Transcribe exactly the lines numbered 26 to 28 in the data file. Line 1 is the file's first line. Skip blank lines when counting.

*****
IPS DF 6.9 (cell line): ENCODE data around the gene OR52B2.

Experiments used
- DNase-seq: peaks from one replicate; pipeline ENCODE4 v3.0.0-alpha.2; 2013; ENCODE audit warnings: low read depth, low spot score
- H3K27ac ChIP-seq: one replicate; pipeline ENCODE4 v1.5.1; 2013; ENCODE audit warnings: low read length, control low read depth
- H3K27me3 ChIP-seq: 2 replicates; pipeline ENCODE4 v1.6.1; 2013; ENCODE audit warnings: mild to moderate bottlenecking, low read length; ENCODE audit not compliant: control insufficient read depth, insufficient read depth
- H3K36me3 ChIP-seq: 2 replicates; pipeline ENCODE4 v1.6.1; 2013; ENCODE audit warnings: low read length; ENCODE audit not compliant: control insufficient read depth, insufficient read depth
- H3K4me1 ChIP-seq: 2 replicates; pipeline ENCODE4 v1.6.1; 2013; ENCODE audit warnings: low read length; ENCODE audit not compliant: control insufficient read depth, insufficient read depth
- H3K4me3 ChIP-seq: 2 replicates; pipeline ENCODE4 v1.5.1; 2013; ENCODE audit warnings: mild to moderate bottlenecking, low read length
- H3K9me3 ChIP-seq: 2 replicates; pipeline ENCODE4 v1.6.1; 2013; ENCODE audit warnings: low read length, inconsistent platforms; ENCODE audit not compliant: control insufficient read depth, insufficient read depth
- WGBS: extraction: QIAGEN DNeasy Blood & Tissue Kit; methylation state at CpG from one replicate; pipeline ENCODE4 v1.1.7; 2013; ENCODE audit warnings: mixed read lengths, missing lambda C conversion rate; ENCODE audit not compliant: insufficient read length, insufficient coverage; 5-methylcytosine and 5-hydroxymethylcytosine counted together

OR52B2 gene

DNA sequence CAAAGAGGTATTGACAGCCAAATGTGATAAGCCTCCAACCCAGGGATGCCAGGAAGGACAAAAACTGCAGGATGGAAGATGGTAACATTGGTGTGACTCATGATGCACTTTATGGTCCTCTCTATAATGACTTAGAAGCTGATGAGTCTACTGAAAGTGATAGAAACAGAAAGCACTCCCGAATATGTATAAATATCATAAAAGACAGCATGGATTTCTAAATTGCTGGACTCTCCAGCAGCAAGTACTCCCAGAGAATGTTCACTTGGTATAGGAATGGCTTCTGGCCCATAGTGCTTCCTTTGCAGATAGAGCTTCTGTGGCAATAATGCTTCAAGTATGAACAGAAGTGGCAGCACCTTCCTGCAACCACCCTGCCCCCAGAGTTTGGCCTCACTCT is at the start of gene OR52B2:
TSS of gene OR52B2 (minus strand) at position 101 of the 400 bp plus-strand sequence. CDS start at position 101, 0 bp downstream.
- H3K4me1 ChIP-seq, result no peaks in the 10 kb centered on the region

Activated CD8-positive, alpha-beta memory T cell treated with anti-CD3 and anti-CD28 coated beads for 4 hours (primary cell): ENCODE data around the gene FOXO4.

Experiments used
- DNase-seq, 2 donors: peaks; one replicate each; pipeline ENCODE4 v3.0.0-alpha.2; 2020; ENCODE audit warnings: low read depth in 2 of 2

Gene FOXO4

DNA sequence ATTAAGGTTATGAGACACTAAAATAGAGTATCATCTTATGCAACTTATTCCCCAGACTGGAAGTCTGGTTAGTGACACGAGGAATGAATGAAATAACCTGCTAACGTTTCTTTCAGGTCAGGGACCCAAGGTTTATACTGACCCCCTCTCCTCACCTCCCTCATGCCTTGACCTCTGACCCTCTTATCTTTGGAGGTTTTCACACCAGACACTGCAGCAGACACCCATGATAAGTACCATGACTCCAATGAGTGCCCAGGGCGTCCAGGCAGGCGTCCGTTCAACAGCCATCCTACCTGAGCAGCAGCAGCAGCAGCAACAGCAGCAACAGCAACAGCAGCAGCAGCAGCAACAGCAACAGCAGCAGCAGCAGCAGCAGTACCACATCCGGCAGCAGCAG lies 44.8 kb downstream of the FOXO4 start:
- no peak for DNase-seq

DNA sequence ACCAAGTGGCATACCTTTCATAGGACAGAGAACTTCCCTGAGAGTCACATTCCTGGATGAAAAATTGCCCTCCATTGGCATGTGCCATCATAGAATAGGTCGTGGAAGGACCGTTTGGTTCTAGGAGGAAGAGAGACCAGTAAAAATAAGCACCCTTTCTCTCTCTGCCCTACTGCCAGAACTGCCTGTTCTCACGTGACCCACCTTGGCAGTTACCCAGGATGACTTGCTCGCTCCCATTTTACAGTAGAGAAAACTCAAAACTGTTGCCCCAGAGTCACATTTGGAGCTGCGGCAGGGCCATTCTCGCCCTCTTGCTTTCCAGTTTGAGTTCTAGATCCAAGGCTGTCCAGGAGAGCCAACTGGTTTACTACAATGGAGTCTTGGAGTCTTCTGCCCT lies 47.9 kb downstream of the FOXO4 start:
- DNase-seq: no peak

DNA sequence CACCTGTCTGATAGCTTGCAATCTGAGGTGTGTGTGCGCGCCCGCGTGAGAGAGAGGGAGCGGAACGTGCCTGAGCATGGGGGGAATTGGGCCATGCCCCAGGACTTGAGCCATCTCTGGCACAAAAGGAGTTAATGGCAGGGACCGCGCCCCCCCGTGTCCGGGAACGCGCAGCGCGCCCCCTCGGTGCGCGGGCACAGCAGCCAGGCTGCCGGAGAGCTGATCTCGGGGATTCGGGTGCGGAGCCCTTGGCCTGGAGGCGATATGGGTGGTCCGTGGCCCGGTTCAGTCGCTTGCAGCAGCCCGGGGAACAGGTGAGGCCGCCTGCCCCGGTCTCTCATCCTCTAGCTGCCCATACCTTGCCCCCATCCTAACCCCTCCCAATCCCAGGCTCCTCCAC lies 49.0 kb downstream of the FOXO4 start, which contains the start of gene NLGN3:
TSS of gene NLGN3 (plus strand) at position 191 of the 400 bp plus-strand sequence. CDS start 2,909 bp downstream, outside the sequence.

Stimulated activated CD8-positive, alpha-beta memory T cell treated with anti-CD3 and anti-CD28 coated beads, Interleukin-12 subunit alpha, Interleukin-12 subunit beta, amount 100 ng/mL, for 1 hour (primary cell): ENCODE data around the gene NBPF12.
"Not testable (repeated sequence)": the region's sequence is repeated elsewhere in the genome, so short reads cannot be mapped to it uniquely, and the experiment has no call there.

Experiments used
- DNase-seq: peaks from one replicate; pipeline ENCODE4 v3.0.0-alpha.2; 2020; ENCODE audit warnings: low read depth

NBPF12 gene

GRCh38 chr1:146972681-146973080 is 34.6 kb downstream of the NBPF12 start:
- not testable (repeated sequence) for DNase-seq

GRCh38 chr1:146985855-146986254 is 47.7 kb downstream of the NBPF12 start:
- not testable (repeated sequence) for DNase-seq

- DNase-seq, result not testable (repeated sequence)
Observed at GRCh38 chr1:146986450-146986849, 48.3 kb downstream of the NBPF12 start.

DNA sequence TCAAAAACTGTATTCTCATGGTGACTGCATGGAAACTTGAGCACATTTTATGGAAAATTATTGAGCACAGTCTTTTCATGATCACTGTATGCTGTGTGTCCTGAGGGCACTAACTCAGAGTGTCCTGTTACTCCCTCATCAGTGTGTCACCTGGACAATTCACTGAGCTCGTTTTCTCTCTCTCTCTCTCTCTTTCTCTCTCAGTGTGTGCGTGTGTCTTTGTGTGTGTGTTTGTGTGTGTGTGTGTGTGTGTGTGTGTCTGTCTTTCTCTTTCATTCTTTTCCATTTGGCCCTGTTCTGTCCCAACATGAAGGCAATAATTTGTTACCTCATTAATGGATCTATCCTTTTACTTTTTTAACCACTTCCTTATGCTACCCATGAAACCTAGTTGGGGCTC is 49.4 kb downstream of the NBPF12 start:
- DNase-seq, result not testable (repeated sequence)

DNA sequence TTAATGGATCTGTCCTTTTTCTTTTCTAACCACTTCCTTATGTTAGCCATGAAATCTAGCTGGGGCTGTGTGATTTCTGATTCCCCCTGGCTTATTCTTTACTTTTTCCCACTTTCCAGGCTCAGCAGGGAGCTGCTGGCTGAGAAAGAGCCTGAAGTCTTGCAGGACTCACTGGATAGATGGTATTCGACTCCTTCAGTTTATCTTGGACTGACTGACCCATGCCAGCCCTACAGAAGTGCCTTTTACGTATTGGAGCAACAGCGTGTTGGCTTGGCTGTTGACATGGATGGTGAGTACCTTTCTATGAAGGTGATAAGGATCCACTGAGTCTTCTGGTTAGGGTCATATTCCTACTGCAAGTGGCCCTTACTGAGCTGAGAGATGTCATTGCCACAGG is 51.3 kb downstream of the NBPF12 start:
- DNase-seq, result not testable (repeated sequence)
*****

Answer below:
"Not testable (repeated sequence)": the region's sequence is repeated elsewhere in the genome, so short reads cannot be mapped to it uniquely, and the experiment has no call there.

Experiments used
- DNase-seq: peaks from one replicate; pipeline ENCODE4 v3.0.0-alpha.2; 2020; ENCODE audit warnings: low read depth